A few weeks ago, I received the following email from a regular KOAB reader:
I feel pretty good about my time management skills but the frustration I have is that as observant Jews- we have so much more to do!
I love my Jewish life but I have to be honest that (especially during Pesach recovery) I sometimes resent having to cook so much! I meal plan weekdays and shabbat but I am always thinking about shabbat and chag and it can be a burden.
I hate staying up till midnight cooking for shabbat on Thursday nights after I just cleaned up from regular Thurs night dinner (which is always simple stuff, like veggie burgers or omelets but still….) I work on Fridays and even in the past when I didn’t, I resented that the whole day became about cooking! I also find that I have lots of guests on Shabbat, which I love but is sometimes a lot of work.
For me, and I’m sure for other women like me, the question of finding time to exercise for example, is complicated by the responsibilities associated with living a shomer shabbat life.
What advice do you have?
There’s no doubt that the Jewish “rhythm” adds a complicating factor to anyone trying to streamline and simplify their schedules. As I recently said to a non-Jewish friend of mine, cooking for Shabbat is likely making Thanksgiving dinner x2, 52 times a year.
Only on Thanksgiving, you can use electricity.
One way we have simplified our lives is by keeping Friday nights almost exclusively for our family. We rarely have guests Friday night — especially since we tend to bring Shabbat in early so that our kids can get to bed at a relatively decent time.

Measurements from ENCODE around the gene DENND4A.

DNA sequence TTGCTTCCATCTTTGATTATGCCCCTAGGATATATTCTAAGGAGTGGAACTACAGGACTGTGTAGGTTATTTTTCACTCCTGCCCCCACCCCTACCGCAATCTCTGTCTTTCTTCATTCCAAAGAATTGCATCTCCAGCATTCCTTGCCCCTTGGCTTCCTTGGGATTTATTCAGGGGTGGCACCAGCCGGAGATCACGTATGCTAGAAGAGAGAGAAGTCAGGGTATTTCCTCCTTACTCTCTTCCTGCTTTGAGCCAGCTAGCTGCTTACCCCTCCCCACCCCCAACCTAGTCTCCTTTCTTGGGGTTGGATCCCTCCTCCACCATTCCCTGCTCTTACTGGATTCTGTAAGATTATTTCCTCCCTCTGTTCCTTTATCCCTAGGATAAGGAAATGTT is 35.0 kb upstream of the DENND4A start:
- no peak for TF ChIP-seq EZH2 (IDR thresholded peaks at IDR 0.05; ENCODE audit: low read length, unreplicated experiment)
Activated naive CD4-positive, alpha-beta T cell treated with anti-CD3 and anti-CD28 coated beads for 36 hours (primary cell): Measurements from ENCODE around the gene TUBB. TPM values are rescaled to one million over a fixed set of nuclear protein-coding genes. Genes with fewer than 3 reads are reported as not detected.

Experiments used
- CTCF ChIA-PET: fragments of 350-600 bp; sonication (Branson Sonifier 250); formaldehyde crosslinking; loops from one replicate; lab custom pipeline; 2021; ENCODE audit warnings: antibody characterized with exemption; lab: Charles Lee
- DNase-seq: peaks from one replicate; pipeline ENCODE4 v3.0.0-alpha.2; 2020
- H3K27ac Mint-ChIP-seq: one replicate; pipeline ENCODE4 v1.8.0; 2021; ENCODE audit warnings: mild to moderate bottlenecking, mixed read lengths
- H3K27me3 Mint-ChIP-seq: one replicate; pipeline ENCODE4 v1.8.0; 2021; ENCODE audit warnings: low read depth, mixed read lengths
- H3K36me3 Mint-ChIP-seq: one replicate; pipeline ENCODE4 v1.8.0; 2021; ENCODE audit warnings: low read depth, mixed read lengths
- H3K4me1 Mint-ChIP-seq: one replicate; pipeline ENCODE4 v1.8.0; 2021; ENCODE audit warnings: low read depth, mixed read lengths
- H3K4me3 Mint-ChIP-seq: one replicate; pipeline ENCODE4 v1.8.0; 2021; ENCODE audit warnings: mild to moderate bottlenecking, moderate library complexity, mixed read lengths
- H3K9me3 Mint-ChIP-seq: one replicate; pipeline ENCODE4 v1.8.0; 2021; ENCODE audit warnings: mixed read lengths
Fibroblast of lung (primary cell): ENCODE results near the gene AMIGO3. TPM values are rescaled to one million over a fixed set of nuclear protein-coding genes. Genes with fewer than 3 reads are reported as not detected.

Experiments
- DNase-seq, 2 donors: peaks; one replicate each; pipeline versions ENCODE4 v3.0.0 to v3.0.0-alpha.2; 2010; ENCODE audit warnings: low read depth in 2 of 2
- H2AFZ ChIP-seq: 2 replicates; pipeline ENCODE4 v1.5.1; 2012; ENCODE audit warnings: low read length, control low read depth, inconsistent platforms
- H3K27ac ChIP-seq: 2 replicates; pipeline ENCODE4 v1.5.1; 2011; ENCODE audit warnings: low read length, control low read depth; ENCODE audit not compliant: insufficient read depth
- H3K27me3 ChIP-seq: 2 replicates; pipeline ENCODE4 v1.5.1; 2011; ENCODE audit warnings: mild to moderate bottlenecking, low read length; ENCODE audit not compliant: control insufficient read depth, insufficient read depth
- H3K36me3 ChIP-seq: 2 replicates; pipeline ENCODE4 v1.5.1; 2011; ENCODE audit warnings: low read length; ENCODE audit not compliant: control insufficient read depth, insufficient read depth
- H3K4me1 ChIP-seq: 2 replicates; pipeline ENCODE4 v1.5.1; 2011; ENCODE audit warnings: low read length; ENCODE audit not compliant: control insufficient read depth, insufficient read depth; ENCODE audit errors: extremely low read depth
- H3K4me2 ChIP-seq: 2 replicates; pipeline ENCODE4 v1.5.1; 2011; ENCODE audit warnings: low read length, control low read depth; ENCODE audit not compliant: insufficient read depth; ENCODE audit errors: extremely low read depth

I also make very simple meals for our family Fridays, like chicken fajitas, chicken or burgers on the grill, or spaghetti and meatballs. And I serve fresh fruit for dessert, rather than baking something elaborate.
I know this won’t work for every family, but if you can get your spouse and kids on board, it will significantly reduce your Shabbat burden.
My friend Jessica, who is a full-time physician, married to a full-time architect, with three boys five and under, has come up with an ingenuous system that works great for her family. Each evening, she makes one thing – main course, side dish, dessert, challah. She triples or quadruples the recipe, so her freezer is always stocked with the full components of a Shabbat meal.
If you have the evening hours with which to do this, I think it’s a great option.
But more than new systems, frankly, I think as women, as families and as communities we need to get better about giving ourselves a little bit of breathing room.
Lechem mishneh is a requirement. Four course meals, with six salads and two main course options is not.
No one can do it all, all the time.
Ask yourselves: What must I do, halachically? What do I want to do, personally? What’s important to my husband? My children? Me?
And – most importantly – What can I let go of?
I’d love to hear how you all balance the responsibilities of “life” with the requirements of “Jewish life”. Do you feel like you have a good balance – or are you careening toward burnout?